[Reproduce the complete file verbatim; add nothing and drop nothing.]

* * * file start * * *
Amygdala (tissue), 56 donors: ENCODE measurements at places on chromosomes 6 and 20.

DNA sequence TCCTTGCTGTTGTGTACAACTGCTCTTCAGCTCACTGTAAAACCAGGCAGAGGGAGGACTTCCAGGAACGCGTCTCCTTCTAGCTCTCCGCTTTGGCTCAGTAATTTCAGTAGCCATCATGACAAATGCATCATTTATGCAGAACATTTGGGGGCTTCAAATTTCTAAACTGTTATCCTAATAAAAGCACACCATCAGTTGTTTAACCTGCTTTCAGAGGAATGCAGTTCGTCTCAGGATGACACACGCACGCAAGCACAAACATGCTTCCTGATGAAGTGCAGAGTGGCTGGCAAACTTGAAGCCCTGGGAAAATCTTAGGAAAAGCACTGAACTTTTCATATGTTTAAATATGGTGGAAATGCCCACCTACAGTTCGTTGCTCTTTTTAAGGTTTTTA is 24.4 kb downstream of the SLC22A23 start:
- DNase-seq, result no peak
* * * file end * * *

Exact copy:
Amygdala (tissue), 56 donors: ENCODE measurements at places on chromosomes 6 and 20.

DNA sequence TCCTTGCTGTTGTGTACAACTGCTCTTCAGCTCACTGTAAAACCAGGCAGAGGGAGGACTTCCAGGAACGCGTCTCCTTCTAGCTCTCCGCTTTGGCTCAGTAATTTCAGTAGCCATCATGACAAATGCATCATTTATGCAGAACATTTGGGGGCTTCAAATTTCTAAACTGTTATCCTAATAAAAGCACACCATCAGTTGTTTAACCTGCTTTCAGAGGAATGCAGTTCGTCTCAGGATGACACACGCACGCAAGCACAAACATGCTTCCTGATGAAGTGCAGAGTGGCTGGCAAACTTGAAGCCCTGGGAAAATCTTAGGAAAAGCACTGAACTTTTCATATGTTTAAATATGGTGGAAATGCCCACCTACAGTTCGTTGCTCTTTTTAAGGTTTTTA is 24.4 kb downstream of the SLC22A23 start:
- DNase-seq, result no peak